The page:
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There are key differences between the Kyoto Protocol and the Paris Agreement, two significant international agreements aimed at combating climate change and reducing greenhouse gas emissions.
The Kyoto Protocol, adopted in 1997, was the first international treaty to set binding targets for reducing greenhouse gas emissions. It required developed countries to reduce their emissions by an average of 5.2% below 1990 levels during the period from 2008 to 2012. However, the Kyoto Protocol only applied to developed countries, excluding major emitters like the United States and China.
In contrast, the Paris Agreement, adopted in 2015, is a more comprehensive and inclusive agreement. It aims to limit global warming to well below 2 degrees Celsius above pre-industrial levels and to pursue efforts to limit the temperature increase to 1.5 degrees Celsius. Unlike the Kyoto Protocol, the Paris Agreement includes commitments from both developed and developing countries, recognizing the common but differentiated responsibilities and respective capabilities of countries.
Another key difference between the two agreements is the approach to emissions reduction targets. The Kyoto Protocol used a top-down approach, with specific targets assigned to each country based on their historical emissions. Countries could choose to meet their targets through domestic measures or by participating in international emissions trading. On the other hand, the Paris Agreement takes a bottom-up approach, allowing each country to set its own nationally determined contributions (NDCs) towards achieving the overall goal of reducing global emissions. The NDCs are submitted by each country and are meant to represent the best efforts of that country to reduce its emissions.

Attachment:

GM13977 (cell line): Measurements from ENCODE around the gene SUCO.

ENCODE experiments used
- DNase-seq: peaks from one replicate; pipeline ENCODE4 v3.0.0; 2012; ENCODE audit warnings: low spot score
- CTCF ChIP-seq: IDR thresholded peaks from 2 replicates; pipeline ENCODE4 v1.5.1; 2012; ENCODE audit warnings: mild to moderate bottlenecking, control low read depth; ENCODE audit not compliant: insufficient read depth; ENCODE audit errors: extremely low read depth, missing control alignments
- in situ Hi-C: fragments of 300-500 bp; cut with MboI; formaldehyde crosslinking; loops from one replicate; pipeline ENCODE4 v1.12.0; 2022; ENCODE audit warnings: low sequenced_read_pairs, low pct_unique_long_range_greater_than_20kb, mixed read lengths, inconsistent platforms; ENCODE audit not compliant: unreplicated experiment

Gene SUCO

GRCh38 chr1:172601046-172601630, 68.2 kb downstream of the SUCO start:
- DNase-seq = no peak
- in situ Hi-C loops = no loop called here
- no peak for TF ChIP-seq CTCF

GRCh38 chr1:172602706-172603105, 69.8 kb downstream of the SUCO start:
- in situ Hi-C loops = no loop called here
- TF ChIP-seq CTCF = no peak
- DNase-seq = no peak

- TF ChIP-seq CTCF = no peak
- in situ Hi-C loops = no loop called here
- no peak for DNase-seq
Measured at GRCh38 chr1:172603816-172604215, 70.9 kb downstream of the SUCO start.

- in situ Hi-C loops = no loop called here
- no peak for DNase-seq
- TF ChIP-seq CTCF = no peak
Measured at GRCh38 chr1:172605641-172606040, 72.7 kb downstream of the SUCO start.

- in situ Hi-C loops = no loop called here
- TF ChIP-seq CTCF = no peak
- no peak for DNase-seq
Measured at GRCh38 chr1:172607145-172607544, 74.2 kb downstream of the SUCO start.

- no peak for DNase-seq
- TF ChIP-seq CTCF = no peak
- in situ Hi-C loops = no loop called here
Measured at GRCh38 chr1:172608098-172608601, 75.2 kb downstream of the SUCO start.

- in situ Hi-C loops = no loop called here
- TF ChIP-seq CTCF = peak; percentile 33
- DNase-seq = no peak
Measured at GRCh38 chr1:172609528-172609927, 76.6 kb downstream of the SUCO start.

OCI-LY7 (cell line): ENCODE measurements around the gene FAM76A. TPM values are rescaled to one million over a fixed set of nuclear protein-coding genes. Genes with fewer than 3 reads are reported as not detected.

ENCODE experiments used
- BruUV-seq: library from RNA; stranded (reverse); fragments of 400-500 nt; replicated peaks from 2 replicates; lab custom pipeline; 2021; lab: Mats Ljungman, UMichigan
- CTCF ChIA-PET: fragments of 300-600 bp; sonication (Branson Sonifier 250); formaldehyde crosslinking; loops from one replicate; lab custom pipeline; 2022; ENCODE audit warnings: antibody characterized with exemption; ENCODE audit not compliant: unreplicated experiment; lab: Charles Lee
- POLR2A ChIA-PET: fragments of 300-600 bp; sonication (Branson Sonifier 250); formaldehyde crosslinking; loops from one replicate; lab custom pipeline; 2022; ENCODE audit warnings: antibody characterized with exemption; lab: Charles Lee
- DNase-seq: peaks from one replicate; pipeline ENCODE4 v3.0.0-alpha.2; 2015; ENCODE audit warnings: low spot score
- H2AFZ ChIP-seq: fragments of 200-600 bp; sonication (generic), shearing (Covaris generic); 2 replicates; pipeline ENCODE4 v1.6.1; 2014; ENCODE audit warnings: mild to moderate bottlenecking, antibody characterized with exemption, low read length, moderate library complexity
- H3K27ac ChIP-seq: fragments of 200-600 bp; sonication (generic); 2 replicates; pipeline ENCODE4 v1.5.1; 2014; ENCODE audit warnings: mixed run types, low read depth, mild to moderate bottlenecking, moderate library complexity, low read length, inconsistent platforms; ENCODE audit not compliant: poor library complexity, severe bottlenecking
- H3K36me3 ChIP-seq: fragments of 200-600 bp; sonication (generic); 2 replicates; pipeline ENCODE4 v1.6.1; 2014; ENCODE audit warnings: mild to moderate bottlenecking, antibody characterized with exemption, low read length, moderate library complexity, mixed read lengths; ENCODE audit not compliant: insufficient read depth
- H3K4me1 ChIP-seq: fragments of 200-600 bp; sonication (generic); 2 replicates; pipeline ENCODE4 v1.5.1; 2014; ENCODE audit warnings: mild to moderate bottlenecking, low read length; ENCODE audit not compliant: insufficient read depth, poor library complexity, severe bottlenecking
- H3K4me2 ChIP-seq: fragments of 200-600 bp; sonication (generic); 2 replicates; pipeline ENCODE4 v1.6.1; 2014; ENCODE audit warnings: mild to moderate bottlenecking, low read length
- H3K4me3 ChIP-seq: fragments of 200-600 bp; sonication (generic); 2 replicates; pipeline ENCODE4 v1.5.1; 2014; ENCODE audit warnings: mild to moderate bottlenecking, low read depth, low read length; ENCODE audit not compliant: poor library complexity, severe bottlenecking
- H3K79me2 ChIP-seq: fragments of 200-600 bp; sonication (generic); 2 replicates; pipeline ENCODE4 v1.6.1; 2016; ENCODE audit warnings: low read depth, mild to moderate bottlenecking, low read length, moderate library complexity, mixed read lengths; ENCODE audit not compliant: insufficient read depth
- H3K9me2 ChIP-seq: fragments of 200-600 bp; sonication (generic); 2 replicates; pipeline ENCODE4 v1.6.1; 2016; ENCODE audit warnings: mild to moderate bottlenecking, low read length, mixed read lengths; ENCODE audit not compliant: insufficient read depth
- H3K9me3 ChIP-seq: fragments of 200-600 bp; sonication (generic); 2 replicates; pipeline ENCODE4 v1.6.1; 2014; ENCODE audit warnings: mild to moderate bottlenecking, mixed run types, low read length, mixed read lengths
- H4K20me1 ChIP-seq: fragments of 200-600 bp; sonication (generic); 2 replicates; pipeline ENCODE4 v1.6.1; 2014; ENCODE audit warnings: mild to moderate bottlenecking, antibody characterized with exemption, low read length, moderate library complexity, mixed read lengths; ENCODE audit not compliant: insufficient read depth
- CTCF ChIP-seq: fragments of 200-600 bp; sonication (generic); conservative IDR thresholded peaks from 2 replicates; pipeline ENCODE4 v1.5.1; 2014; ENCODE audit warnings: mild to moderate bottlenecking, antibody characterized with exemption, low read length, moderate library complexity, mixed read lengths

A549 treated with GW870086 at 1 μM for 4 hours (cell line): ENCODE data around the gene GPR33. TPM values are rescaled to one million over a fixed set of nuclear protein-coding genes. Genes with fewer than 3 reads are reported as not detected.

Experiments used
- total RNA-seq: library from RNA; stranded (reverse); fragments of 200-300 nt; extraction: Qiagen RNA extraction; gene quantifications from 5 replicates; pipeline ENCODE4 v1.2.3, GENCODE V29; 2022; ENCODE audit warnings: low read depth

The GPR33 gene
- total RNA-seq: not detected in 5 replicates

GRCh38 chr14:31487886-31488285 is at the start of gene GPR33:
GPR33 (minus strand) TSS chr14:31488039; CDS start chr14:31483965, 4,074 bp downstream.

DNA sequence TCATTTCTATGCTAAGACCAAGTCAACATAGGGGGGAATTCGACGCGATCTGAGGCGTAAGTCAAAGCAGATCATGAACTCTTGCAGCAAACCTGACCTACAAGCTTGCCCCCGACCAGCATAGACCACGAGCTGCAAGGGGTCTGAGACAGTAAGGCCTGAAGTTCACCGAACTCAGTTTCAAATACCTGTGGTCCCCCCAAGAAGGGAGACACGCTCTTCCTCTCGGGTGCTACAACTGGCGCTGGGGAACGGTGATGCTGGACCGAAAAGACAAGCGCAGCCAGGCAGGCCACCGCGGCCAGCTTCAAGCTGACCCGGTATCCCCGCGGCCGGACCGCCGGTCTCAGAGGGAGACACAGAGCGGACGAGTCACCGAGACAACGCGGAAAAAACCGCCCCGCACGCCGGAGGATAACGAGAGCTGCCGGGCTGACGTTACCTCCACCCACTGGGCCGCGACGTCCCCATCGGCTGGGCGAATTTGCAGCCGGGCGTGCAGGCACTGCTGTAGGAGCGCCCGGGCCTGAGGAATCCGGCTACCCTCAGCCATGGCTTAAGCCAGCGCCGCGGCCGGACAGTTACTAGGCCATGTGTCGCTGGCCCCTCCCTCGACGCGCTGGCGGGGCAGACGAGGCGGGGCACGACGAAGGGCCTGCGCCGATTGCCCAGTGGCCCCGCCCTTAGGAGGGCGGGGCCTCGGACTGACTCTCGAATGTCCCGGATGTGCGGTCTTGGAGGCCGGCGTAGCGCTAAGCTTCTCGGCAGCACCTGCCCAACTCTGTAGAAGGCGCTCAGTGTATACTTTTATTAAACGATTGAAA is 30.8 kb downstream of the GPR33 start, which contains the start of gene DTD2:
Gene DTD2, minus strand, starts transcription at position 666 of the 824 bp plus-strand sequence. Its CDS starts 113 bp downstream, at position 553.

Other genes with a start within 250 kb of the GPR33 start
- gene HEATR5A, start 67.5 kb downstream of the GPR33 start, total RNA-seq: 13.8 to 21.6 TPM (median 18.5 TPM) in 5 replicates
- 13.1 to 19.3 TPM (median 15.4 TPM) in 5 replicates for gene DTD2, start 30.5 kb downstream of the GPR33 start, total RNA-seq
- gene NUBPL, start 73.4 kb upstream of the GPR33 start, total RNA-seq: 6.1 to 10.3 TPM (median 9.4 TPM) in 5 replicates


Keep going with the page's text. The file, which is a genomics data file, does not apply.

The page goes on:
Additionally, the Kyoto Protocol had a legally binding compliance mechanism, which allowed for consequences if countries failed to meet their emissions reduction targets. In contrast, the Paris Agreement is based on voluntary commitments and does not have legally binding emissions reduction targets. Instead, it relies on a transparency framework to track countries’ progress in implementing and achieving their NDCs.
Furthermore, the Paris Agreement emphasizes the importance of providing support to developing countries in their efforts to mitigate and adapt to climate change. It establishes a global goal of mobilizing $100 billion per year in climate finance by 2020 to support developing countries in their climate actions. The Kyoto Protocol, on the other hand, did not have such a specific financial goal.
In conclusion, while both the Kyoto Protocol and the Paris Agreement aim to address climate change and reduce greenhouse gas emissions, there are key differences in their scope, approach to emissions reduction targets, legal bindingness, and support for developing countries. The Paris Agreement represents a more inclusive and flexible approach, recognizing the varying capacities and responsibilities of countries in addressing climate change.